dzier217, you have articulated some compelling points. I have not compared the Accord/Camry/Taurus as you have done will take your word. And yes, the Accord and Camry nameplates have been with us a while. But Ford abandoned the Taurus name and replaced it with the ill-conceived name, Five Hundred. Now, all of a sudden, the same car, with refinements, is a Taurus. I do not object to the Taurus name but let's face it: the new Taurus has borrowed safety technology from Volvo and the new powerplant is exciting. The former Taurus was staid and outdated by comparison. Ford has done much with the Five Hundred/2008 Taurus, but the name Taurus belies the advances which have been incorporated into the old name.

    As lacking as the name Five Hundred was, I would prefer that they kept it.
  • mschmalmschmal Member Posts: 1,757
    I think you'll love your Taurus.

    I just hope that Ford continues to follow they Path they started with the Fusion and the Mustang. Each year there is improvements in the Fusion...(more standard equipment) and Mustang (more interior options, more wheel options).

    I think Ford is learning that you have to make things better constantly.

    Ford is even making improvements in the middle of the model year. For 2007 Fusions, Job 2 featured upgraded structure to get better IIHS crash scores.

    I think Alan M. is going to force Ford to do things in a new way. He has the clout and I think that every body that might have stood in his way got a "buy out" (Ford Speak for s***t canned).

  • fixrepairdailyfixrepairdaily Member Posts: 1
    I will never look at or inquire about another ford taurus in my life!!!!!!!! One big pile of s--t!!!!!!!!!!1
  • jmn1jmn1 Member Posts: 26
    Like anything in life, if you take care of it, it will take care of you. For example, other than regular parts (brakes, tires, fluids, oil, and gas), I can count all of my 2001 Taurus's problems on ONE hand.

    1) Transaxle seal
    2) Transaxle seal
    3) Tighten door handle
    4) Engine hose
    5) Replace rear springs.

    I will admit, though, neither my 2001 or 1999 Taurus were frugal with fuel. My 1999 got 13 MPG (empty, 50/50 highway/ city), and my 2001 only gets 20/23 city, highway, the latter being 95% highway. The former, 100% city.
  • And I guess you are right. After several months of trying, the new Taurus sales are dismal. On the other hand, the new Accord has taken off the same month it was released.

    When is Ford going to admit that, as good as the Taurus might now be, people don't want to buy it? It is about as boring a car as anyone has put on the road in the past few years. No grill or engine change will fix the overall tepid aura it carries.
  • observer22observer22 Member Posts: 41
    Lead article in latest edition of trade mag "Automotive News" is the suprisingly high number of dealers who are completely dumping Ford.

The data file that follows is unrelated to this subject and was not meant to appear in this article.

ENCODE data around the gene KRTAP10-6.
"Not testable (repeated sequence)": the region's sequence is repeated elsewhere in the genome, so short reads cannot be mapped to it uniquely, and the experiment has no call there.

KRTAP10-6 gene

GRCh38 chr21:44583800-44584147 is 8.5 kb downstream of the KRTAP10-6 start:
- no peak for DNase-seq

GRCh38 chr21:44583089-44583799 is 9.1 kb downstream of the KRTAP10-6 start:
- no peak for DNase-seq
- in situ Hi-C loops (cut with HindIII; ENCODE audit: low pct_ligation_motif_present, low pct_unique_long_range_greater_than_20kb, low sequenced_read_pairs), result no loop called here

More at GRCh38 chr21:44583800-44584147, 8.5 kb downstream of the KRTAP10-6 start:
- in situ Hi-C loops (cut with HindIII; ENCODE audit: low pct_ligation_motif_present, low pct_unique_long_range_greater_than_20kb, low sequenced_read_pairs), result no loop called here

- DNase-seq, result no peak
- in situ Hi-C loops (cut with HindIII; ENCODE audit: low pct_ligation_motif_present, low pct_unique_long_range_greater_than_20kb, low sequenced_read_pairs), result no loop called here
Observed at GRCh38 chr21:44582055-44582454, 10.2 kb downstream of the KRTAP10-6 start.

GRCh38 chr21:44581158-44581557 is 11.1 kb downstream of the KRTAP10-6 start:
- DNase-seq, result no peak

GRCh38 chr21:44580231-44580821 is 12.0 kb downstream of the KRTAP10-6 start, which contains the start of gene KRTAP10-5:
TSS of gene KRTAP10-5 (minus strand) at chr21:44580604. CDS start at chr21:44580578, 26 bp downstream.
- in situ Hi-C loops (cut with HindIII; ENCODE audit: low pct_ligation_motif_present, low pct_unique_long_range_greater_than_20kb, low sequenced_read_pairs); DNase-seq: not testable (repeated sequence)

Dusting off the Taurus/Sable names smacked of desperation. This car (like the 2000 and newer Monte Carlo) is a bit too large and Ford's deplorable habit, practiced thru the decades, of offering a new nameplate that is underpowered and lacking interior refinement (Escort, Tempo, Contour, Focus), is suicidal.
  • jmn1jmn1 Member Posts: 26
    OK... but it is in its first model year. People are typically hesitant to buy a first-year due to sketchy reliabilty.
  • mschmalmschmal Member Posts: 1,757
    Ford is "dumping dealers" Ford is paying low volumn dealers to give up their franchise. Since it is Ford that is paying, I would count that as Ford Dumping dealers.

  • It is NOT the first model year. It is the fourth, with some running changes and an engine upgrade--an engine already in use in other FoMoCo models without significant issues. Changing the name does not a new model make.
  • jeyhoejeyhoe Member Posts: 490
    Gregg is right, the sales of the "New" Taurus/Sable are dismal. In fact, the "Old" Five Hundred/Montego outsold them by a fair percentage.

    So, Mulally's first "Bold" move is a failure. A dismal failure. What's next? I've read that he wants all Fords the world over to look alike and be basically the same. Ummm, and just what does that being to the party? I mean, who the h__l cares? Most Americans never get to Europe. This is another waste of money fiasco if u ask me. It might have worked with Boeing - I mean a tarmac is a tarmac whereever u go. But roads are different the workd over. Americans have different needs for their cars than Italians just based on the roads alone. Why make cars the same the world over? It dont make any sense.

    On the personal side, I think the Taurus/Sable might be the best family sedans out there right now. They're big inside and trunk, they ride and handle well, they've got good safety scores, the engine now is up to the task etc etc. Yet sales are down. Why? Here's a few guesses:
    * There are more men than just myself who wont buy a car named after a furry rodent whose claim to fame is it makes a nice neck wrap for riche women.
    * Americans are not as stupid as Ford marketing (and AM) think. We KNOW the Taurus is not "ALL NEW". To me the name change feels like a sleight-of-hand move designed to fool the consumer.
    * The new Accord is fabulous. Anyone who cross-shops is not likely to buy anything else. Unless the have to have AWD.
    * The Camry is ... well it's a Camry. And u can get a hybrid for not much more that gets over 30mpg.
    * The Subaru beats the Ford head-to-head.
    * If u want style and panache, you get a Chrysler 300.

    So who's going to buy the Ford? Again, I think the car is quite nice. The best in some ways. But still second rate overall.

    Lastly, Ford marketing is absolutely the WORST in the business. OK, back to wating for baseball games to begin.
  • jmn1jmn1 Member Posts: 26
    I disagree.